You can't, not really, but you can try
June 2, 2013 | Everyone's email inbox fills up daily with junk email. What's a body to do?
I subdivide junk email into two classes: misguided and malicious.
Malicious junk email is the kind that wants to entrap you in a phishing scheme or that wants you to click on a link to a website that will install software on your computer, unbeknownst to you, that will henceforth track your every keystroke or hijack your email program to send more malicious junk email to everyone you know. The people who propagate malicious junk email should be tracked to the ends of the earth and then sent to hell.
In the context of our discussion, however, there is absolutely nothing that you can do about these. Replying or clicking the unsubscribe link that some put at the bottom of the email simply confirms to them that the email address they used to reach you is legit. That makes it all the more valuable to them.
Misguided junk email is the kind you get from a more-or-less legitimate company tempting you to buy stuff. These you have a chance to stop, if you will just take the time.
Today's example is a company called SimplyInk, and they sell — wait for it — ink cartridges for printers. Everyone with a printer is a potential customer for them. And we all know that the reason printers are so cheap is that the companies make their profits on the ink. The profit margins on the ink are frequently so high that it is worth it to almost give away the printer to get you locked in to buying ink (because you know that no two printers take the same ink cartridges).
Now, what prompts me to tackle SimplyInk is that they don't use any common sense. I get at least two — and sometimes more than two — emails from them every single day. If I don't want ink from them at 7am, what makes them think I'll want ink from them at 11am? Or again at 2pm? In short, they just make a nuisance of themselves. So, today I hit the "unsubscribe" link.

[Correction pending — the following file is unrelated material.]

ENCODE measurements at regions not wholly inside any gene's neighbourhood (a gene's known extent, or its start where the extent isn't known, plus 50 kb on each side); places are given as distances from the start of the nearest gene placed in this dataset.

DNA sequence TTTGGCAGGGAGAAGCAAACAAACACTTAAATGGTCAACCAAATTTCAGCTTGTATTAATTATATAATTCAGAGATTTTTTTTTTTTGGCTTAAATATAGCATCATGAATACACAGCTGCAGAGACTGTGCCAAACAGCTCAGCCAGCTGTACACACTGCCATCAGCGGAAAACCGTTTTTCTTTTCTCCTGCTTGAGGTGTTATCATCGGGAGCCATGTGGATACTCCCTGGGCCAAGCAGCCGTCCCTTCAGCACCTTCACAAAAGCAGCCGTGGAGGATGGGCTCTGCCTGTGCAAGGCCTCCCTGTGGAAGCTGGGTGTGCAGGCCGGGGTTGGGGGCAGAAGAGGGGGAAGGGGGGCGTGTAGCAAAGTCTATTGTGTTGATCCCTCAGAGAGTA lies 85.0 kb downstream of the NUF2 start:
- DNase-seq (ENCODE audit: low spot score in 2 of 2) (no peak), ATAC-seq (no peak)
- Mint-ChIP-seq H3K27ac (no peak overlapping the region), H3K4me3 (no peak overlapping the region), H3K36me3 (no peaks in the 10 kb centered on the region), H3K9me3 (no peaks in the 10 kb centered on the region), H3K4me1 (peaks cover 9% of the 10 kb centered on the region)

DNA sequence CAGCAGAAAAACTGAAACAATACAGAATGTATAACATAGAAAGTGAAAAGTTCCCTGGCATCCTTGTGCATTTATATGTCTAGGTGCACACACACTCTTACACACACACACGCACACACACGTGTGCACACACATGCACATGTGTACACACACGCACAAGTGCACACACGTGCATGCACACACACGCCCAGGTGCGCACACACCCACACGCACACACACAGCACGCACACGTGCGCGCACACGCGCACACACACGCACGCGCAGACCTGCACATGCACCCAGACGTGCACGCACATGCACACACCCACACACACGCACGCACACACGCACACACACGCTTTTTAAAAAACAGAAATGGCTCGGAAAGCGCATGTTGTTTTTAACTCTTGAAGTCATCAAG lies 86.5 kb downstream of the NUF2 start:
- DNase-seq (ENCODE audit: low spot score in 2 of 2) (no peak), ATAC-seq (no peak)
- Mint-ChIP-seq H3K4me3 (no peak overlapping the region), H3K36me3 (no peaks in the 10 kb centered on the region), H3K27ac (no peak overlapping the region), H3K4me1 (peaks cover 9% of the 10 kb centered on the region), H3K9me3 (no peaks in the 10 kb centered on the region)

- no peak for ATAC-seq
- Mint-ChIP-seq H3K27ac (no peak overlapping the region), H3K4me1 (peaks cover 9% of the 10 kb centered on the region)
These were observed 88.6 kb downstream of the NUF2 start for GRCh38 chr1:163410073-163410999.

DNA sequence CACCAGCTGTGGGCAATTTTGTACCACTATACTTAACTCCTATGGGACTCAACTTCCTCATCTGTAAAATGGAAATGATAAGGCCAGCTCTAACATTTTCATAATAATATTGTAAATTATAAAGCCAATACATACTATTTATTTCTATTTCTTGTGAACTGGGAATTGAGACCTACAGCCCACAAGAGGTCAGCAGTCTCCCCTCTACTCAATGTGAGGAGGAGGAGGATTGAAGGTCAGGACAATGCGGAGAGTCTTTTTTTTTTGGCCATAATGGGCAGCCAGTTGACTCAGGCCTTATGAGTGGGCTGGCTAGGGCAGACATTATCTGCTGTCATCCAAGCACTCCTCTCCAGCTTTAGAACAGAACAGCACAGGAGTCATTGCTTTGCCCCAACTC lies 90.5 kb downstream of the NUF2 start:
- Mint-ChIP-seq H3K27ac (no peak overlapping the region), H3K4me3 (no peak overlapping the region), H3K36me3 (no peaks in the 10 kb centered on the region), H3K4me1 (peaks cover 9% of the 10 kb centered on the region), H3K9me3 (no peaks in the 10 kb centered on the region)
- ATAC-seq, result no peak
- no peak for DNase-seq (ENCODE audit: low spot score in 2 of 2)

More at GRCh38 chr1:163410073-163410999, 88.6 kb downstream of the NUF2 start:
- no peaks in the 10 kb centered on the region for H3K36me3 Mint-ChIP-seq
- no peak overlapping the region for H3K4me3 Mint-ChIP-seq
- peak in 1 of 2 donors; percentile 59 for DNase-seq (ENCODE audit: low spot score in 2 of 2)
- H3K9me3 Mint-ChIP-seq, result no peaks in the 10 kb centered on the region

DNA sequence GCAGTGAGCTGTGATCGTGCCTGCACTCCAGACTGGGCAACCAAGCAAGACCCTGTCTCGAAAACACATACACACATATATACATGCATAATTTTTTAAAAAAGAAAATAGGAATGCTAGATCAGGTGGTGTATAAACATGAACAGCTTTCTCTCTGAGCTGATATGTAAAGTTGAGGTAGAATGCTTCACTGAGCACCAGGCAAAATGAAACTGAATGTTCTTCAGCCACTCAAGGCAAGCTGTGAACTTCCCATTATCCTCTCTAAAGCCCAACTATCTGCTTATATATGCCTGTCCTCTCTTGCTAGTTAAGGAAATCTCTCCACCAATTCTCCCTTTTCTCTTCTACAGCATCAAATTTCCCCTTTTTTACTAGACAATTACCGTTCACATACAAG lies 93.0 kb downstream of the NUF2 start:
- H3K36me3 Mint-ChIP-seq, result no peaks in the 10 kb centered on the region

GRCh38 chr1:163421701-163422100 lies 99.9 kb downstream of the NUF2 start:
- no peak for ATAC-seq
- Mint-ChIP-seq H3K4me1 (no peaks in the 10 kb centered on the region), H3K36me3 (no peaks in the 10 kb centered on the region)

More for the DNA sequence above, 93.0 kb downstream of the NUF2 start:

I was required to enter into a form on a webpage the email address that I wanted to unsubscribe. That is strike one against them: if they were really concerned about customer relationships they would have coded that link so that the email address used to send the junk email in the first place was also encoded in the unsubscribe link. After I had clicked the link I would only have to be shown a simple, "We're sorry you're leaving" message instead of doing more data-entry.
Here's strike two: the response message made the preposterous claim that it would take 10 days to delete my email address:
There is simply no way that it takes 10 days to process my request to be removed from their email list. It takes about 1/10th of a second for the email address to be stuffed into a database query — "Find this email address and delete it" — and for the query to be completed.
If this were the olden days when some poorly-paid clerk had to sit there and open an envelope and stack up the request for some database administrator to do the actual delete, 10 days might be understandable and even necessary. But not when unsubscribe is an automated function on the website.
We'll see if and when emails from SimplyInk simply stop.
I set my email client , which happens to be Outlook but almost every decent client can do the same, to allow into my inbox only messages from people who are in my address book. That means that all the rest of the messages go into the Junk folder. I also have rules set up that allow the messages of certain specified senders into the inbox as well.
The second part of my strategy is to look at the Junk folder at least once a day to pick out the occasional messages that I do want to read and move them back into the inbox. After all, I do occasionally get messages from people not in my address book, and I would be sorely disappointed if some of them escaped my attention.
Last updated on Apr 29, 2016